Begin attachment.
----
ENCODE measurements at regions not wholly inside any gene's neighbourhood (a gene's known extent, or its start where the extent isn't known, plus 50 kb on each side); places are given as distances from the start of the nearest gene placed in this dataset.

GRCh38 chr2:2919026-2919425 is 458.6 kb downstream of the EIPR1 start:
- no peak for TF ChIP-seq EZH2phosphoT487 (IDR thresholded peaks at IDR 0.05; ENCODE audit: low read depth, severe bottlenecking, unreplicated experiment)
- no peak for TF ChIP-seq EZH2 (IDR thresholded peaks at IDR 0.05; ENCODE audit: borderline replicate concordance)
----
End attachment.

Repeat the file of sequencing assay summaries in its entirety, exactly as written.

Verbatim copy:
ENCODE measurements at regions not wholly inside any gene's neighbourhood (a gene's known extent, or its start where the extent isn't known, plus 50 kb on each side); places are given as distances from the start of the nearest gene placed in this dataset.

GRCh38 chr2:2919026-2919425 is 458.6 kb downstream of the EIPR1 start:
- no peak for TF ChIP-seq EZH2phosphoT487 (IDR thresholded peaks at IDR 0.05; ENCODE audit: low read depth, severe bottlenecking, unreplicated experiment)
- no peak for TF ChIP-seq EZH2 (IDR thresholded peaks at IDR 0.05; ENCODE audit: borderline replicate concordance)